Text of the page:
Wednesday, October 22, 2008

One more day

of conferences. I have a good bunch of students. Tough, but good. I have been pushing personal responsibility. My belief is that a parent should be able to help at this stage. My understanding is that most of my students are on their own. They have to get up in the morning, get breakfast, get on the bus, take the bus home, do homework, make dinner and put themselves to bed---while their parents work.
How can this be considered a compassionate world where children have to grow up because their parents cannot put food on the table with only two paychecks?


ancient one said...

Can't or Don't?

Sorry, but I know a lot of people who try to live beyond their means.

It's also true, that some are barely making it.

I know too many children who had to grow up because the parents didn't. (drugs take the money)

Life is hard. We should help when we know of a particular need. Your post makes me sad, that children have to live this way.

Janette said...

In my case- I have seen the houses and cars- the word is can't. Yes, there are truly poor people in this country and I live with some of them.
I don't see lots of drug use (but hear from some of my kids that it exists). I hear more about single parents (for one reason or another) who work at the hardware/grogery/Walmart and waitress at night.

Elena said...

You know, it doesn't hurt kids to be able to do those things. A century ago these kids would be doing the work of adults anyway in a farm setting.

My sister who works in the human relations department of a moderately large business can tell the difference between applicants who have pretty much been spoon fed through life, and the kids who have had to struggle to get it done. Those are the people who make better employees.

Elena said...

And BTW, your candidate's solution to poor children is that their parents shouldn't be "punished" with a baby. I never quite figured out why the NEA was pro-abortion - aborting future students didn't seem to be a very wise thing as far as job security.

Janette said...

lOL_ I think it is funny El that you asked me to leave your blog until elections and you come to mine! LOL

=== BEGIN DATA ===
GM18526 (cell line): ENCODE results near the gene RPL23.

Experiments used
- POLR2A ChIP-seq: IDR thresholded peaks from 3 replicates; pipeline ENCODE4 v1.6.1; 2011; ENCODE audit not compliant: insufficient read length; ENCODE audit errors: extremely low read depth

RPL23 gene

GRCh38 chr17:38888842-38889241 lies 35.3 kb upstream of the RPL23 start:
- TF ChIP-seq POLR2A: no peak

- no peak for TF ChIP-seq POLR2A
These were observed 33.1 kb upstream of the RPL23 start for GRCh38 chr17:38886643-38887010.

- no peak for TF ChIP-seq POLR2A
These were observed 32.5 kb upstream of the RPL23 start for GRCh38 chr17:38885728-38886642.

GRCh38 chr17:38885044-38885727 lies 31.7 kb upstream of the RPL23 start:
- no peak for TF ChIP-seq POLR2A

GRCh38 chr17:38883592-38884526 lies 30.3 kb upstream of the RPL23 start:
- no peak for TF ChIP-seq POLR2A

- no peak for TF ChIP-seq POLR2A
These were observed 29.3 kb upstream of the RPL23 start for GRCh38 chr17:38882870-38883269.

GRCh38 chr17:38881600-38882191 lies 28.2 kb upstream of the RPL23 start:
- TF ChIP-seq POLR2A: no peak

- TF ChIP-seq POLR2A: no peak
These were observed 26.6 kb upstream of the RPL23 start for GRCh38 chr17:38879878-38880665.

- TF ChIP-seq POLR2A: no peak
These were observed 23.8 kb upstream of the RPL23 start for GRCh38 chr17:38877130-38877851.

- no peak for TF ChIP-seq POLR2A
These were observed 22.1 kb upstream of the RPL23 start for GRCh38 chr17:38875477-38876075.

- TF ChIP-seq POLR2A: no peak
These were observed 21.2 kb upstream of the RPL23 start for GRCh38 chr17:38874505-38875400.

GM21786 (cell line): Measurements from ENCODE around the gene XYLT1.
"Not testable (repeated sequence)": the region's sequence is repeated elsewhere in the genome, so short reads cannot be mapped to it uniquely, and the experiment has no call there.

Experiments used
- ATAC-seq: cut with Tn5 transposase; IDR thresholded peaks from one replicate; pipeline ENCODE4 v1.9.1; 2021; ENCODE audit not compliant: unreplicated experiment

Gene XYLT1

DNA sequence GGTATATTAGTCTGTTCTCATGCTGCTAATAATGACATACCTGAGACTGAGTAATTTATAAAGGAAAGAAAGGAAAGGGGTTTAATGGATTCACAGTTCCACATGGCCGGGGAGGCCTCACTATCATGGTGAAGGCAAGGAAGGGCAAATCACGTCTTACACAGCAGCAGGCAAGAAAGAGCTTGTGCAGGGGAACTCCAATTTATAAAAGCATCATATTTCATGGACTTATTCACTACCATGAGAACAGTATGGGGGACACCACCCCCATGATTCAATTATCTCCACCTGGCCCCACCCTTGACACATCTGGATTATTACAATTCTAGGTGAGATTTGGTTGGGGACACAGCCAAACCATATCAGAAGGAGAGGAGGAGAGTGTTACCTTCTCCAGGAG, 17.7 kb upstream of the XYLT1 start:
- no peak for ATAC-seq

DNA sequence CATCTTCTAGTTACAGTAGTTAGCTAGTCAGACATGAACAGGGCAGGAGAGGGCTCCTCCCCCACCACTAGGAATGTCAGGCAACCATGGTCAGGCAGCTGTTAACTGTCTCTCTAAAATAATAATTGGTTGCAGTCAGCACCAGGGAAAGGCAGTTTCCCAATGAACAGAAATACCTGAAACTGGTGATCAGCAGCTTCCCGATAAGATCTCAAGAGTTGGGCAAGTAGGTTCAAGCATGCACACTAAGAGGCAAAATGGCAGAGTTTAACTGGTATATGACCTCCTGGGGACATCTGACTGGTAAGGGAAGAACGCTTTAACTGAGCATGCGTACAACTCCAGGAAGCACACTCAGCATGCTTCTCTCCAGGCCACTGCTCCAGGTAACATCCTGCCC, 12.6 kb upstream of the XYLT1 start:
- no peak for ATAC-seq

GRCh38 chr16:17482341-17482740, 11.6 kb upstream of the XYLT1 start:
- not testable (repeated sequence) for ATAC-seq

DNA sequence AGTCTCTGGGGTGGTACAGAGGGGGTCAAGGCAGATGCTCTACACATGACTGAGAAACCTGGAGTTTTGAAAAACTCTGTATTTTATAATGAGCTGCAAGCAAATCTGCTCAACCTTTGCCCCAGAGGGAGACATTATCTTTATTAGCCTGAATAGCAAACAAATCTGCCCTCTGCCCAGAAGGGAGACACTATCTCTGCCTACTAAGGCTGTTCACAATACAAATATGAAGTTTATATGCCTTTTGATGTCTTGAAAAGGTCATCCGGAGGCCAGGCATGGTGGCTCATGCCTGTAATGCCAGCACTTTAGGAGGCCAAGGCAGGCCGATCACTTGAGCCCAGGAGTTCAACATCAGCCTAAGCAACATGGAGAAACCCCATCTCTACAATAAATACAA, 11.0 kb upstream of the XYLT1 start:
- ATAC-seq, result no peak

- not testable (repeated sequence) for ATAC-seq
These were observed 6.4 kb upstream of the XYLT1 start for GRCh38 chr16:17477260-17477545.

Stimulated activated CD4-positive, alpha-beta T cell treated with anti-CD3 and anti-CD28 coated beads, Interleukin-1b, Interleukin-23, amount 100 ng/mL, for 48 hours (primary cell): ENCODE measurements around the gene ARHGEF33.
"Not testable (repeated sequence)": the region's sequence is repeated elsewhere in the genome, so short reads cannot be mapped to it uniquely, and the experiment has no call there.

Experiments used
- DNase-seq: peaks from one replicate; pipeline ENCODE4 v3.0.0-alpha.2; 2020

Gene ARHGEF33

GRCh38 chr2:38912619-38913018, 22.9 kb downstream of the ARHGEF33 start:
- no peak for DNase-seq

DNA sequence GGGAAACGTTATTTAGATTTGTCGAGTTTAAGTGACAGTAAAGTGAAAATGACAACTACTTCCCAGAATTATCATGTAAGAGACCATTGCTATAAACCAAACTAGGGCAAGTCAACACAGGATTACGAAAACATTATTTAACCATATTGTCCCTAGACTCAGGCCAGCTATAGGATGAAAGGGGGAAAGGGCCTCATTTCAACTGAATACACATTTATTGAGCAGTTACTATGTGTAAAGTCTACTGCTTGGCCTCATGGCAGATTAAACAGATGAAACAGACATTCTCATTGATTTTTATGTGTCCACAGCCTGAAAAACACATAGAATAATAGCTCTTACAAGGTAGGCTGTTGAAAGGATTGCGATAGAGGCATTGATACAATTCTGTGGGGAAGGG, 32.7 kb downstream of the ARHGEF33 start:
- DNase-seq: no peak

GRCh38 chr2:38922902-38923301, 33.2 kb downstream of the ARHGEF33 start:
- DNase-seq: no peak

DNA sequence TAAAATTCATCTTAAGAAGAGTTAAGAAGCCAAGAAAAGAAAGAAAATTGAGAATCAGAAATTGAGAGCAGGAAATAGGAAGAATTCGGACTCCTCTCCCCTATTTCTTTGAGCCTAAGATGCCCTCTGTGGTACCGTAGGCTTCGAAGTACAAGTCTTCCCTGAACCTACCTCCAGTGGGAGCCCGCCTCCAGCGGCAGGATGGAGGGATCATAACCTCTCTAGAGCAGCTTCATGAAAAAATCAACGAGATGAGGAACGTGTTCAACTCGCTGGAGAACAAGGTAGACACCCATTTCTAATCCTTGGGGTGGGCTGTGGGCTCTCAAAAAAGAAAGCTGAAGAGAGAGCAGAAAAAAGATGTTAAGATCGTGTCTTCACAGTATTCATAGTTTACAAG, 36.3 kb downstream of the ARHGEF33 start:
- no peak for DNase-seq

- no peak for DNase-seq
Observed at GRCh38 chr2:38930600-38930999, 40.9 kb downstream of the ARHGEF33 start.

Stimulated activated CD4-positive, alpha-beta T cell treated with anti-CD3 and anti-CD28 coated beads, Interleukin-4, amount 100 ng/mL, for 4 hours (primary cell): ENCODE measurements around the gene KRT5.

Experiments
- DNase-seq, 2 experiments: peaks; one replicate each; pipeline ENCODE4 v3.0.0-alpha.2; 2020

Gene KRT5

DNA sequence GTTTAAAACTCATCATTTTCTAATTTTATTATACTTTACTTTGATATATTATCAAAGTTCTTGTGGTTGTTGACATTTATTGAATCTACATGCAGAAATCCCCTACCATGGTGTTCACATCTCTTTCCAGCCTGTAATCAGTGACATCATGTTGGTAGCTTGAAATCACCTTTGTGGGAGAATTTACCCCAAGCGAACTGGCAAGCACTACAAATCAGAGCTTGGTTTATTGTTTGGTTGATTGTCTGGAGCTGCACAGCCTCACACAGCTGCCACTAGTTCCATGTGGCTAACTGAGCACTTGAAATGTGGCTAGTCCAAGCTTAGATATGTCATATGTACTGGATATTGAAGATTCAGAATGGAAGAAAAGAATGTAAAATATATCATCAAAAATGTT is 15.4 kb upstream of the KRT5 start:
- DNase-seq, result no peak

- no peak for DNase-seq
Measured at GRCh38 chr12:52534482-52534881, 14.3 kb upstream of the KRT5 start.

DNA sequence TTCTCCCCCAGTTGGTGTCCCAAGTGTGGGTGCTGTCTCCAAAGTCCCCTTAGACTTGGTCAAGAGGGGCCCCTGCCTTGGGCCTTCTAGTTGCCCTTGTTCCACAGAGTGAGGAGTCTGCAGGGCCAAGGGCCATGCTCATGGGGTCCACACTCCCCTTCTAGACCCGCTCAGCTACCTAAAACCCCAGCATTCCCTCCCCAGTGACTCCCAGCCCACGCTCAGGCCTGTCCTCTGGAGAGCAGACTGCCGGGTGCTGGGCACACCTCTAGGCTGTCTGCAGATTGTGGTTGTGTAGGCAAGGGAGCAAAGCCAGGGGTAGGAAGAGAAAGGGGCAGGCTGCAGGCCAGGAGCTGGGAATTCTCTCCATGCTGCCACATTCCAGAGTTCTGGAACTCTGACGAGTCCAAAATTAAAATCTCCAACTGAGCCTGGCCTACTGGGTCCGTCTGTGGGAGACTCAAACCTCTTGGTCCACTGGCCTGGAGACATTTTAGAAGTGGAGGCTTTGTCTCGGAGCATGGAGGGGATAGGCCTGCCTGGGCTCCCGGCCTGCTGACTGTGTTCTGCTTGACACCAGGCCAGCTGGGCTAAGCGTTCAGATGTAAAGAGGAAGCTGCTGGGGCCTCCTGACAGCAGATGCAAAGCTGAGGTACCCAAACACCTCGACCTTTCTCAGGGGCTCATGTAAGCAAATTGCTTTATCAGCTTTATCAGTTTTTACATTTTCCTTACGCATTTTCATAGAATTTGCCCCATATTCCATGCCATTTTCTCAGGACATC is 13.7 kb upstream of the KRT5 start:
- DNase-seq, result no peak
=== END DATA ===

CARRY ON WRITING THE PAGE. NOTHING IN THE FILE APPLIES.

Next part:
Your sister has an interesting way of hiring people. Do you think she would set up shop in my high school? I am sure that many of my students would be in line for he services---and that would make your the back of the line since they are homeschooled?
Somehow I don't think so.
There is a difference between farm life and city poor- I live between the two here.The farm kids do work dawn till dusk- along WITH their parents. The city poor work dawn till dusk without their parents. Good try though

Elena said...

Well I've actually done both. I grew up on a farm in Michigan and now I live with/in the inner city poor.

Once my grandpa and uncle showed us what to do we were on our own to do it. They didn't hover. We got the cows in and milked them. My uncle was on the other side of the barn doing other chores. Sure you work together sometimes, like haying, but a lot of the work is solitary. It didn't hurt my sister or me to do it.

There are inner city kids here who, as you say, are raising themselves, but the ones I know are turning out to be independent and interesting young men and women.

I might add there are plenty of kids from poor backgrounds who grew up to be successful.

Janette said...

My farm kids are very independent. No problem. Most of my inner city kids have a long history of prison in their families. The conferences are interesting- talking about their hopes and dreams of the future- of course affimative action has something to do with those dreams...
Then again- I am still wondering why you are so pleased with how your neighbors turn out- yet you homeschool....
Can't preach both sides- IMHO. If you believe that your kids will turn out fine in the local public schools with the interesting young men and women that grow out of them in the poverty of inner city- then throw your kids into the mix....I did.
Do I think that you have the right to homeschool- yup.
Do I think you know ANYTHING about the current state of public schools- nope.